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Abby Zimet: Eating Jim Crow | Justin Jones Is Back In the People’s House

Grateful supporters welcome Justin Jones back to the People’s House. Photo by Seth Herald/Getty Images


In a high-speed “karma boomerang” delectable to see, Rep. Justin Jones, expelled for daring to protest the slaughter of America’s children, made a triumphant return to the GOP-majority House after Nashville officials unanimously reappointed him. Sweet justice: As Jones strode in to reclaim his seat, he was met by cheering supporters and scowling, butthurt good ole boys, “big mad in they seats,” who had messed around only to find out they’d “awakened the people” and ensured Jones “will never go away.”

In a grim irony, the return of Jones, expelled last week along with Rep. Justin Pearson for what Republican lawmakers deemed “disorderly behavior” – aka standing with distraught protesters seeking common-sense gun reform – came on the same day as yet another mass shooting, live-streamed in Louisville, that killed at least five people. It was the 146th mass shooting in a year that’s 100 days old. Thursday’s expulsion of Jones and Pearson – both black, 27, and fiery orators – had been blasted by attorneys as “extraordinary, illegal, and without any historical or legal precedent”; Gloria Johnson, the only white member of the Tennessee Three, held onto her seat by one vote. In a sharp rebuke to the GOP’s 72-25 expulsion vote – and amidst rumors the Three would come back together “one Justin at a time” – all 36 members of Nashville’s Metropolitan Council voted to reinstate Jones to his seat representing District 52. “(The GOP) removed the voice of 140,000 people who voted for them,” said Council Member Burkley Allen. “It’s a terrible precedent to set that we disagree with you (and) therefore we’re expelling you. That’s not the way democracy works.”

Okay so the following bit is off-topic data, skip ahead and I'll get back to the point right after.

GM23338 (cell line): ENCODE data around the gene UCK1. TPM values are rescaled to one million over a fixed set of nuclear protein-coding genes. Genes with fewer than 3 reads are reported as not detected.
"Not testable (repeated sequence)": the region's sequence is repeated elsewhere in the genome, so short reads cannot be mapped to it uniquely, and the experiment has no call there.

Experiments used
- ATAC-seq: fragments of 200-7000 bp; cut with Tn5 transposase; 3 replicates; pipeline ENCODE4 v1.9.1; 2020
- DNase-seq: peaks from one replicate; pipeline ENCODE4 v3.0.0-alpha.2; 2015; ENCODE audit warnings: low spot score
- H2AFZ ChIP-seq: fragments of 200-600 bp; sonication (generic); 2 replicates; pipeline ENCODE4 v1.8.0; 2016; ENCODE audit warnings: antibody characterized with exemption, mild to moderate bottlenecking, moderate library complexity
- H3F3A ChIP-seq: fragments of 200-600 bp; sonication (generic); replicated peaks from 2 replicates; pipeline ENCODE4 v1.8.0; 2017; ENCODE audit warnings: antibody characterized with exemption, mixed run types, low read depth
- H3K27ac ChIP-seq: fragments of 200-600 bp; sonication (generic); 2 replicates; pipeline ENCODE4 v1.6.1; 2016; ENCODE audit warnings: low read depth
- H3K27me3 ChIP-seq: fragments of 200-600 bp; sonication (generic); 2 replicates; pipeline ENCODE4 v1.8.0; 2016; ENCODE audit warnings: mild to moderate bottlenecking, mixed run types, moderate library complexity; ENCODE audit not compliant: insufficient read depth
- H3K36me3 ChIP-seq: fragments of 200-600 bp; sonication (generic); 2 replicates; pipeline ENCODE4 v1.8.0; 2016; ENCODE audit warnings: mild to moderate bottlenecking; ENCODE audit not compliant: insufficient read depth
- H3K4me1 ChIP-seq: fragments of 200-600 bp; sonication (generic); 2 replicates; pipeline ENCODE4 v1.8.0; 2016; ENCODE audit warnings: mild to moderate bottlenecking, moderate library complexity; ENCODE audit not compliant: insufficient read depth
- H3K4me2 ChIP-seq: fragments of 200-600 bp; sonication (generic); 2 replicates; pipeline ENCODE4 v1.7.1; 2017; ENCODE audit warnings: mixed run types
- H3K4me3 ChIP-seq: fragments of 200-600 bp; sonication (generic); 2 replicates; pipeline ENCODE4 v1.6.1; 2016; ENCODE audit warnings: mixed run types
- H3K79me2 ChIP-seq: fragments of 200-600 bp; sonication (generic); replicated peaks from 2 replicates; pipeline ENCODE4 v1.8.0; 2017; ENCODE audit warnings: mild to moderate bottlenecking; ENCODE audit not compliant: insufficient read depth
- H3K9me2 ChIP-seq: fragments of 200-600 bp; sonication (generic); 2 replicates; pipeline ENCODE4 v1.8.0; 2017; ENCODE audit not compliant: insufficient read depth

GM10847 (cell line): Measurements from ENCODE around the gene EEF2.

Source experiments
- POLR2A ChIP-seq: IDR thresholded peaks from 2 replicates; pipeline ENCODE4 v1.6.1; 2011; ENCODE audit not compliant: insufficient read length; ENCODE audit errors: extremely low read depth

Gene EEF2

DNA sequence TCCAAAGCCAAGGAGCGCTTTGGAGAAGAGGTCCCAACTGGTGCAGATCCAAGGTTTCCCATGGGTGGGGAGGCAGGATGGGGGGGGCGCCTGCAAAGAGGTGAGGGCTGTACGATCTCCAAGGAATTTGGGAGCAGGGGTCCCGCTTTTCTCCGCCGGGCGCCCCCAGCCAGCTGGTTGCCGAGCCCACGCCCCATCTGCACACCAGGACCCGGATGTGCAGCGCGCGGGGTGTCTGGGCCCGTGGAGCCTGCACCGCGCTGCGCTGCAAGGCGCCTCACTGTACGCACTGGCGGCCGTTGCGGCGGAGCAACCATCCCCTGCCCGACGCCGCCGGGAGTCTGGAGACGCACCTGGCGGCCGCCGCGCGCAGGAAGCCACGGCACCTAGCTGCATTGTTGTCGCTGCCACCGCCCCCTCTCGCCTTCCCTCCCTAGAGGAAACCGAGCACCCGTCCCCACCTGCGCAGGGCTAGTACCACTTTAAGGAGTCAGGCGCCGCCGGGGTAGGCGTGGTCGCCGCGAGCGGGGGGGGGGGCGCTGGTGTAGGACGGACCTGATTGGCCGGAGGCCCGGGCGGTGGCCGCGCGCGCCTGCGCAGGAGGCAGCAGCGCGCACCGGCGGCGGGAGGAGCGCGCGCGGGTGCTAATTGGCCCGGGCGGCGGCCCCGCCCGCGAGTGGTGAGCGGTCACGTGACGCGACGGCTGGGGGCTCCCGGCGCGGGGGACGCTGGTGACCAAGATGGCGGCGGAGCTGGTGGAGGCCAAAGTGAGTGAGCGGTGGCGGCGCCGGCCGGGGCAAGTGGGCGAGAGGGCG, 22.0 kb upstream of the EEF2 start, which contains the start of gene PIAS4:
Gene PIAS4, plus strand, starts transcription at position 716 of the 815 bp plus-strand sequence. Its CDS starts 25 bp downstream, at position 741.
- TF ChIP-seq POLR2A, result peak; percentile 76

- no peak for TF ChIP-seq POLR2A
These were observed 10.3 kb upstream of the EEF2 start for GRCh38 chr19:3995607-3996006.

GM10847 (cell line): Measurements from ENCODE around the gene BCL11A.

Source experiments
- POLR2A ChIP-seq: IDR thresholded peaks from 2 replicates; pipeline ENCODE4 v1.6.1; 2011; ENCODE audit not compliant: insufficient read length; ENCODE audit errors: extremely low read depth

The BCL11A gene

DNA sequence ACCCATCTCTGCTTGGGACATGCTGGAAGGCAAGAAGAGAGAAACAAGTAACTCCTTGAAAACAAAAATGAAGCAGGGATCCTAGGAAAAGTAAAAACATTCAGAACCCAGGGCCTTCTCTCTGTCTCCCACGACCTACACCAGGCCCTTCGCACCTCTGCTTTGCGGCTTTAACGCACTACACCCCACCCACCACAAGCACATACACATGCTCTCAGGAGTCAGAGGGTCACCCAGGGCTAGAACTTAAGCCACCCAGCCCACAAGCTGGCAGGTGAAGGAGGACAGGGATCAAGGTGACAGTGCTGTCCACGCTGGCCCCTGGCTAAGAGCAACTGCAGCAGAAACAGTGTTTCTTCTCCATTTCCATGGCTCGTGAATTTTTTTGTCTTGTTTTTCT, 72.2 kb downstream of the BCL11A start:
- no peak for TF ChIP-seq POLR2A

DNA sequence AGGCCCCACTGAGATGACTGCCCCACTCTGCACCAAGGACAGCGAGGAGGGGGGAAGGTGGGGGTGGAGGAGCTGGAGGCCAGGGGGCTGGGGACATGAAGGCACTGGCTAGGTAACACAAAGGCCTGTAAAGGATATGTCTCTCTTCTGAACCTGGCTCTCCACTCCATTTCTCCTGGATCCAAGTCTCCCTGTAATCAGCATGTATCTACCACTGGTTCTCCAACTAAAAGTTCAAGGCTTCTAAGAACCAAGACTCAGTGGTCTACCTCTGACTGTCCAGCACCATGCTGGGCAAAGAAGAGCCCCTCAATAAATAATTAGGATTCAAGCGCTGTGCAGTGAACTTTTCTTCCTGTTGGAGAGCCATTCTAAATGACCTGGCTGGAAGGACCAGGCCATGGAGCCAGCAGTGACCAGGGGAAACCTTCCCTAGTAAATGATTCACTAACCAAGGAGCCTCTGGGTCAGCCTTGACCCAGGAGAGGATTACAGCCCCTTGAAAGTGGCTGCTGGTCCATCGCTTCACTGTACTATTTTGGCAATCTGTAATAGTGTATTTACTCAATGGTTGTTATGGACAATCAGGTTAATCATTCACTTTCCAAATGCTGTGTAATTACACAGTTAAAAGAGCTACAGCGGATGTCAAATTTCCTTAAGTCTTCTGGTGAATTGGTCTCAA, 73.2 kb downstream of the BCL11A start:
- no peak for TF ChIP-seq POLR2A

Before the Council vote, Jones supporters gathered outside to call for gun reform and chant “No Justin, No Peace”; after the vote, loud cheers rang out. Jones then led a march back to the State House to be re-instated amidst chants of, “This is what democracy looks like” and “Whose house? Our house.” Jones spoke to the crowd: “This is not about one person…It’s about a movement of people empowered to restore the soul of what this building should represent, and that is democracy.” After being sworn in, Jones walked through the Capitol halls as people followed singing Odetta’s civil-rights anthem, “This Little Light of Mine.” He entered the House chamber arm-in-arm with Johnson to cheers from supporters in the gallery; when Speaker Cameron Sexton pounded his gavel to shut them down, one guy loudly yelled, “Fuck your gavel.” Meanwhile, the old white crackers of the GOP sat, sullen and stolid, ignoring Jones, their racist loathing palpable. Viewers noted the malignant vibe: “Lookit all those haters hating…They’re all thinking, ‘Well, fuck, THAT backfired…I believe (a) few just urinated in their own chairs. Fret not, no consequences .”

Jones was called upon to speak by Sexton, who, gavel notwithstanding, was strikingly subdued – perhaps because he reportedly may face charges of election residency fraud, or because he’d been warned in a scathing letter from attorneys that, after their expulsion, the House “must not now compound its errors by further retributive actions,” including a rumored plan to withhold funding if Pearson is also reinstated. “The world is watching,” they wrote. “Any partisan retributive action, such as the discriminatory treatment of elected officials, (will) constitute further unconstitutional action that would require redress.” In his speech, Jones welcomed “democracy back to the people’s house…Today we stand as witness (to) a resurrection of a movement of a multi-racial democracy.” He also thanked the old racist men “for awakening the people of this state, particularly the young people. Thank you for reminding us that the struggle for justice is fought and won in every generation.” As if in poignant proof, on Sunday Jones had run into Joan Baez at the airport. He asked to sing with her, and they began, “We Shall Overcome.” But before the end, Baez started crying.